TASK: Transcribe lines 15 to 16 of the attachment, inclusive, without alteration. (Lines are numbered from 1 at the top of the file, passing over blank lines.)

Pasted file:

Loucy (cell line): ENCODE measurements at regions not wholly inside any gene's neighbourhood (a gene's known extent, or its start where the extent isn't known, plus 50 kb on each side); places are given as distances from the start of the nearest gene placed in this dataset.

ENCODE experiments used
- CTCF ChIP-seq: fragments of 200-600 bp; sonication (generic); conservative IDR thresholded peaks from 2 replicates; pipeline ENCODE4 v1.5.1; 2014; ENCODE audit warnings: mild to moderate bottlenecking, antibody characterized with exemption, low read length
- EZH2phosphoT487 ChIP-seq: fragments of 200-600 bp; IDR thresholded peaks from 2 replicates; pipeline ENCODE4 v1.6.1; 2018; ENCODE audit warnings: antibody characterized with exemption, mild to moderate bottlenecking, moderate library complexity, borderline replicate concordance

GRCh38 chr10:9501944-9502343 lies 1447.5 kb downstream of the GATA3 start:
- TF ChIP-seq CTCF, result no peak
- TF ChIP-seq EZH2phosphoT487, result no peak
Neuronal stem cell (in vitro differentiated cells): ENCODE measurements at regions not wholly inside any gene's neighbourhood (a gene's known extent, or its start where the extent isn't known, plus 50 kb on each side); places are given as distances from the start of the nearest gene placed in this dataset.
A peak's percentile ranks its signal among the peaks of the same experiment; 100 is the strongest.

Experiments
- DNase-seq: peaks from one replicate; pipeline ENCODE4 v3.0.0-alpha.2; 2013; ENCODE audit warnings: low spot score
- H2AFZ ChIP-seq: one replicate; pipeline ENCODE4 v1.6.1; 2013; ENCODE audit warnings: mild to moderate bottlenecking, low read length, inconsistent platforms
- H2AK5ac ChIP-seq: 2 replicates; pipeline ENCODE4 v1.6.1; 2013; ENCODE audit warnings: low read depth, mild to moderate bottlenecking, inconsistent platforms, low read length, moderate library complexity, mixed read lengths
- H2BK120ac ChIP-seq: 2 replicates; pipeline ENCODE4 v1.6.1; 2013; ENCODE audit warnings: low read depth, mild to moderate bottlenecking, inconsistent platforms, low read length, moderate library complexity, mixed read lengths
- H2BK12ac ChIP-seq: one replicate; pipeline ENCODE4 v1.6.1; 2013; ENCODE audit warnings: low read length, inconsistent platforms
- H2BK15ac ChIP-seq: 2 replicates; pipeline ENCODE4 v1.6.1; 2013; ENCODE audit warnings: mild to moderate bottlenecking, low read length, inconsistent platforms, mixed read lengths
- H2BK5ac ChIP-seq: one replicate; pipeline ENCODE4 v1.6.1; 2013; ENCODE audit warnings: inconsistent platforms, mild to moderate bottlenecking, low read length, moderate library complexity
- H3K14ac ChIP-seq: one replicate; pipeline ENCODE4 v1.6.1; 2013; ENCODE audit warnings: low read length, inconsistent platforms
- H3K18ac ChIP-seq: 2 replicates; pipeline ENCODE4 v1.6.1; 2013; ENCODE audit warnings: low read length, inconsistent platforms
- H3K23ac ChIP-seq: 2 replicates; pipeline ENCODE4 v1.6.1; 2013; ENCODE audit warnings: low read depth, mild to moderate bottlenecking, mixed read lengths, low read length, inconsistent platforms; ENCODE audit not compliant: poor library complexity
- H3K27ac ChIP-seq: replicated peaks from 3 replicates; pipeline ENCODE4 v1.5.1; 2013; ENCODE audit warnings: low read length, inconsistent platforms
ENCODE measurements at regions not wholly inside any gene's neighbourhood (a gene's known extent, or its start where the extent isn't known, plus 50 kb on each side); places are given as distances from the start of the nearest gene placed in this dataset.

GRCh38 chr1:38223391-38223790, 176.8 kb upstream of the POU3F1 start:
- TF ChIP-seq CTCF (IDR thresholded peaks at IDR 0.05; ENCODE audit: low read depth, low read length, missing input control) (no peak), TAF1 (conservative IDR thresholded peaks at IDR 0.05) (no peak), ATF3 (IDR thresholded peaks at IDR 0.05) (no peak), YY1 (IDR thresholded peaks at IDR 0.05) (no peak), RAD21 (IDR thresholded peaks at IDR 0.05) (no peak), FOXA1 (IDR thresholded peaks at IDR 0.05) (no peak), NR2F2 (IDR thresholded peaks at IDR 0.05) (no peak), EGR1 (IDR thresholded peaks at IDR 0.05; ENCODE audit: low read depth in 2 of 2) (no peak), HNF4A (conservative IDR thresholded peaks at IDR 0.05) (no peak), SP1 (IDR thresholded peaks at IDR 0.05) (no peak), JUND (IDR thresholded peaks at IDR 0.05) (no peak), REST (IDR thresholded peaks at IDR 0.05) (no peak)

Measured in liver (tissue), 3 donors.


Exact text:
- H2BK12ac ChIP-seq: one replicate; pipeline ENCODE4 v1.6.1; 2013; ENCODE audit warnings: low read length, inconsistent platforms
- H2BK15ac ChIP-seq: 2 replicates; pipeline ENCODE4 v1.6.1; 2013; ENCODE audit warnings: mild to moderate bottlenecking, low read length, inconsistent platforms, mixed read lengths